Dryness Indices Based on Remotely Sensed Vegetation and Land Surface Temperature for Evaluating the Soil Moisture Status in Cropland-Forest-Dominant Watersheds

Abstract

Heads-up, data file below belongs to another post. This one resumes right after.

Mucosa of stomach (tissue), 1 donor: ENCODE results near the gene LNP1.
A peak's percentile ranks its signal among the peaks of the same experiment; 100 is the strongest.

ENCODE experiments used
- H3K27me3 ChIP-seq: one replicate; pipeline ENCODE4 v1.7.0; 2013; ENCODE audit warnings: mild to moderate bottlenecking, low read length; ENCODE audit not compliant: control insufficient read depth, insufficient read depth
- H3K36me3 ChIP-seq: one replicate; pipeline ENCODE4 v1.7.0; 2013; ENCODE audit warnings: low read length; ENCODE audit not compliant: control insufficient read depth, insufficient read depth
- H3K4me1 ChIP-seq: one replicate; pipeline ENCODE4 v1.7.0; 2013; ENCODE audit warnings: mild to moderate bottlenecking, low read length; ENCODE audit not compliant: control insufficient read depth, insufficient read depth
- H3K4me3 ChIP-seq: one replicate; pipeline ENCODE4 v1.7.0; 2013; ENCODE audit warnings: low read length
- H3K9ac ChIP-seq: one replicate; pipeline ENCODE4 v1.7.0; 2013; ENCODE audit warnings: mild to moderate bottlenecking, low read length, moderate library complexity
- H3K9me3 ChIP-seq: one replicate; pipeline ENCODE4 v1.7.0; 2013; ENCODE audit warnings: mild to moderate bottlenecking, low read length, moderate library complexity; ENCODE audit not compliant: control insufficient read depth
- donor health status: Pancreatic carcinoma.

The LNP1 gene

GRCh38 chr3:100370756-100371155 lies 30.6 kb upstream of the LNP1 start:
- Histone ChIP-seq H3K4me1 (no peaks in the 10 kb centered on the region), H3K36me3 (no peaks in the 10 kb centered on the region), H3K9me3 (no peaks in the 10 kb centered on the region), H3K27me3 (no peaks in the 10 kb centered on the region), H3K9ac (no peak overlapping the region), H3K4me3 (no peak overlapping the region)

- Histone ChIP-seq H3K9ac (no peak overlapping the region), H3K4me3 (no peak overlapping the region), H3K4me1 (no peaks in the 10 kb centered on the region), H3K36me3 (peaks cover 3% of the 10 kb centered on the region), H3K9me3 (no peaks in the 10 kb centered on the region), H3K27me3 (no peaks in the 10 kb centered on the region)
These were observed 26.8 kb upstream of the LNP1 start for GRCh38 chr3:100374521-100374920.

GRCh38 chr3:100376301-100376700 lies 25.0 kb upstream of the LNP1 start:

The Temperature Vegetation Dryness Index (TVDI) was derived from the relationship between remotely sensed vegetation indices and land surface temperature (TS) in this study for assessing the soil moisture status at regional scale in South Korea. The Leaf Area Index (LAI) is newly applied in this method to overcome the increasing uncertainty of using the Normalized Difference Vegetation Index (NDVI) at high vegetation conditions. Both dryness indices were found to be well correlated with in situ soil moisture and 8-day average precipitation at most of the in situ measurement sites. The dryness indices accuracy was found to be influenced by rainfall events. An average correlation coefficient was improved from -0.253 to -0.329 when LAI was used instead of NDVI in calculating the TVDI. In the spatial analysis between the dryness indices and Advanced SCATterometer (ASCAT) surface soil moisture (SSM) using geographically weighted regression (GWR), the results showed the average negative correlation (R) between the variables, while LAI-induced TVDI was more strongly correlated with SSM on average with the R value improved from -0.59 to -0.62. Both dryness indices and ASCAT SSM mappings generally showed coherent patterns under low vegetation and dry conditions. Based on these results, the LAI-induced TVDI accuracy as an index for soil moisture status was validated and found appropriate for use as an alternative and complementary method for NDVI-induced TVDI.

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